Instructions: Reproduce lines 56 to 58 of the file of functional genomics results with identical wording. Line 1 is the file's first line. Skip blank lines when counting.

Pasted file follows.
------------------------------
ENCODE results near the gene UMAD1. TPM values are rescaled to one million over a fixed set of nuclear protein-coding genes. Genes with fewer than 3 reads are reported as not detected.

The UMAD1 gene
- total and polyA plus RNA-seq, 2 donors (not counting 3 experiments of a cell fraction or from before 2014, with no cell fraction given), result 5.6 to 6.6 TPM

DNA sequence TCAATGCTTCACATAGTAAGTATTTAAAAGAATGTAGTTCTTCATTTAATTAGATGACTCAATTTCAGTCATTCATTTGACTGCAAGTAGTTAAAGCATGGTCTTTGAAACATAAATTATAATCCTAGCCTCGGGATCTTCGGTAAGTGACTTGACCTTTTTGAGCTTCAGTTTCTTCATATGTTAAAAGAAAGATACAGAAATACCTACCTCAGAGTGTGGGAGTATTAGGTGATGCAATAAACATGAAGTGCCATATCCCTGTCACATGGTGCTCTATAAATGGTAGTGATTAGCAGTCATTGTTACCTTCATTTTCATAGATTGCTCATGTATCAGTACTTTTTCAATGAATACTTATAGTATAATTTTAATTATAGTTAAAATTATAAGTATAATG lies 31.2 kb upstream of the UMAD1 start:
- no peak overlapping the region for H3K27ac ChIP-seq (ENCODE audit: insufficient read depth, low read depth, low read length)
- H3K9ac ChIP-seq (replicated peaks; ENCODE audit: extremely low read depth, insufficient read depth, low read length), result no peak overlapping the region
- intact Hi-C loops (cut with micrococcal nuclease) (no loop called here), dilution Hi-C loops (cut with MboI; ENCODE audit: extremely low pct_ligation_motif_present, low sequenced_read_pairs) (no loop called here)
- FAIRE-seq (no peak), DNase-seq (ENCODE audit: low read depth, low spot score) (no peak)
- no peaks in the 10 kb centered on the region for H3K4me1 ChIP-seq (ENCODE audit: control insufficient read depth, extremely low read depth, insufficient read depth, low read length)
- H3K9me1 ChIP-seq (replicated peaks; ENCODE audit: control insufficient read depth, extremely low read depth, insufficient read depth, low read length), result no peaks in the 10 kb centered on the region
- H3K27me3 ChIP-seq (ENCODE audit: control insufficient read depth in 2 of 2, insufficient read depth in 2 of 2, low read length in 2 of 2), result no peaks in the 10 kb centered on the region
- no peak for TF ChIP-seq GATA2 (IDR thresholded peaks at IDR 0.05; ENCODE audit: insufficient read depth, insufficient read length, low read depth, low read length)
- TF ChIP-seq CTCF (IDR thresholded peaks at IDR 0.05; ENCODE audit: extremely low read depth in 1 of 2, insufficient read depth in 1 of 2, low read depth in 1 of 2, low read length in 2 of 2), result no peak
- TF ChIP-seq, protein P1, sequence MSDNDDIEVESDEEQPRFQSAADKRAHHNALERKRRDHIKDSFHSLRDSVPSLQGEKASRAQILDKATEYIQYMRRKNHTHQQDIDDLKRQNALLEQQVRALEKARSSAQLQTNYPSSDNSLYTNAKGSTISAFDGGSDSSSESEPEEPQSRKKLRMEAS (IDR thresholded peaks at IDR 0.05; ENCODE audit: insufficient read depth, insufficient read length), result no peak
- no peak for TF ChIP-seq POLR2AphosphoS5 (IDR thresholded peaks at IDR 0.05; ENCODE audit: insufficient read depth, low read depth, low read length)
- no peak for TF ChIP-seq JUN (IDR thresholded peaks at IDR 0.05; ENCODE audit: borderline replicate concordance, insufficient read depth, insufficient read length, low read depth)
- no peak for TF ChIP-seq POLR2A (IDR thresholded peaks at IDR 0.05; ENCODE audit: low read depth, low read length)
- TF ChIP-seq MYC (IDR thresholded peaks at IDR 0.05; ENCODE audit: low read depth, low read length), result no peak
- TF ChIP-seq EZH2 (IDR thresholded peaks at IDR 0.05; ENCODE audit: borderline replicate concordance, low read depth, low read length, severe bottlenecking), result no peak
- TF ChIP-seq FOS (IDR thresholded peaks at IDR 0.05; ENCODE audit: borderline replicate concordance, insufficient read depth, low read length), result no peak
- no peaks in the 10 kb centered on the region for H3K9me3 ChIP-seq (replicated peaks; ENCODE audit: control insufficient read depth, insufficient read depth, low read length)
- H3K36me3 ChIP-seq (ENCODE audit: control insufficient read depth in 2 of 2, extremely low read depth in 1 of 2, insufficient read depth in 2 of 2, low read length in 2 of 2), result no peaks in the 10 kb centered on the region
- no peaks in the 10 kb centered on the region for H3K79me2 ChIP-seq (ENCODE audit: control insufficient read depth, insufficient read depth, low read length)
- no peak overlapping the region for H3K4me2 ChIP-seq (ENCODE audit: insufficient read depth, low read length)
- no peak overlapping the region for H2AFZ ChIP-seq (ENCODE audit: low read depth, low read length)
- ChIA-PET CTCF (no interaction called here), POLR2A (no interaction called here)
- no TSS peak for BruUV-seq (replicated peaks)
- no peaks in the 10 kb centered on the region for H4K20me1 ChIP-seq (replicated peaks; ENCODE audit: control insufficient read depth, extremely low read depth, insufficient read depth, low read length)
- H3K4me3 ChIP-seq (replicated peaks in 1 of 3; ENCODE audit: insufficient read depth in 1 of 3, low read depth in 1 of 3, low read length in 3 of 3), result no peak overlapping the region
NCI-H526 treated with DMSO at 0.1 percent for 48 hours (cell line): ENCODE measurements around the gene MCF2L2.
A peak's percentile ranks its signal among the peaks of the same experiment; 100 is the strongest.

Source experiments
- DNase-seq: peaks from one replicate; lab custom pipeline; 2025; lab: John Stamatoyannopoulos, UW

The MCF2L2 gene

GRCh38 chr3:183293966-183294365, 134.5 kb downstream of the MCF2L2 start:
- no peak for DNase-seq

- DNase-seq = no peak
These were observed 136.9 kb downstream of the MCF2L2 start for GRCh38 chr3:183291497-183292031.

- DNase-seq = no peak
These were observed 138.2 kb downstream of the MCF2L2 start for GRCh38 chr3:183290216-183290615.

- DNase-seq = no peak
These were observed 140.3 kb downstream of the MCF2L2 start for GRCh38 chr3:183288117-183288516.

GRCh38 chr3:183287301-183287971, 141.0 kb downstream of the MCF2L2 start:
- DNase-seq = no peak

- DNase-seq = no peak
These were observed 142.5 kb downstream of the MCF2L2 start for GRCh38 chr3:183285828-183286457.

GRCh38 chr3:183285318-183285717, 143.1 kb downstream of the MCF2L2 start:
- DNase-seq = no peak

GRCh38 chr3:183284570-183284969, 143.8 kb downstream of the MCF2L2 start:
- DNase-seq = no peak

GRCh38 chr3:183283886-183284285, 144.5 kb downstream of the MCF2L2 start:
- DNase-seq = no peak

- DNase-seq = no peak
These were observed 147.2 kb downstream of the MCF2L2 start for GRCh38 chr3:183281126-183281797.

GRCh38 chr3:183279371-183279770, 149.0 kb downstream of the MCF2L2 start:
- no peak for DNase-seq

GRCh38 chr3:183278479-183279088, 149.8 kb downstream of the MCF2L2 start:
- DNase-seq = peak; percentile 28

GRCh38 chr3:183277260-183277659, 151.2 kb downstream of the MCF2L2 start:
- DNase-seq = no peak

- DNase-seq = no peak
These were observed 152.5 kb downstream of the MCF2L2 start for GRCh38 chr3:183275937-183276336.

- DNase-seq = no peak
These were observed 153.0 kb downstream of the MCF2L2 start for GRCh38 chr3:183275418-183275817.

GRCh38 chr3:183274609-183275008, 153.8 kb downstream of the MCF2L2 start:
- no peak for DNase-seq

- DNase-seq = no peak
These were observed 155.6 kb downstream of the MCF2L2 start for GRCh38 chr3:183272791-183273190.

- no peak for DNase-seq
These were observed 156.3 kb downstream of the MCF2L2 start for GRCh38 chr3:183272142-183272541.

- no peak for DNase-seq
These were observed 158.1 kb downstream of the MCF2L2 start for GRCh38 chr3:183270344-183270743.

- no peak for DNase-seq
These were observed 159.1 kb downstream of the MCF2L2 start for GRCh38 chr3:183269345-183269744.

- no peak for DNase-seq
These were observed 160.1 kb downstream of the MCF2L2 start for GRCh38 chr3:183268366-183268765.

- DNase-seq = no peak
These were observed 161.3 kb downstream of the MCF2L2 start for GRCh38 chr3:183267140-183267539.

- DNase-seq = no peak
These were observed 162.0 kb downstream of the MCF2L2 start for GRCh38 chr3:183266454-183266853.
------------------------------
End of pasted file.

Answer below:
- no peak for DNase-seq

GRCh38 chr3:183278479-183279088, 149.8 kb downstream of the MCF2L2 start:
- DNase-seq = peak; percentile 28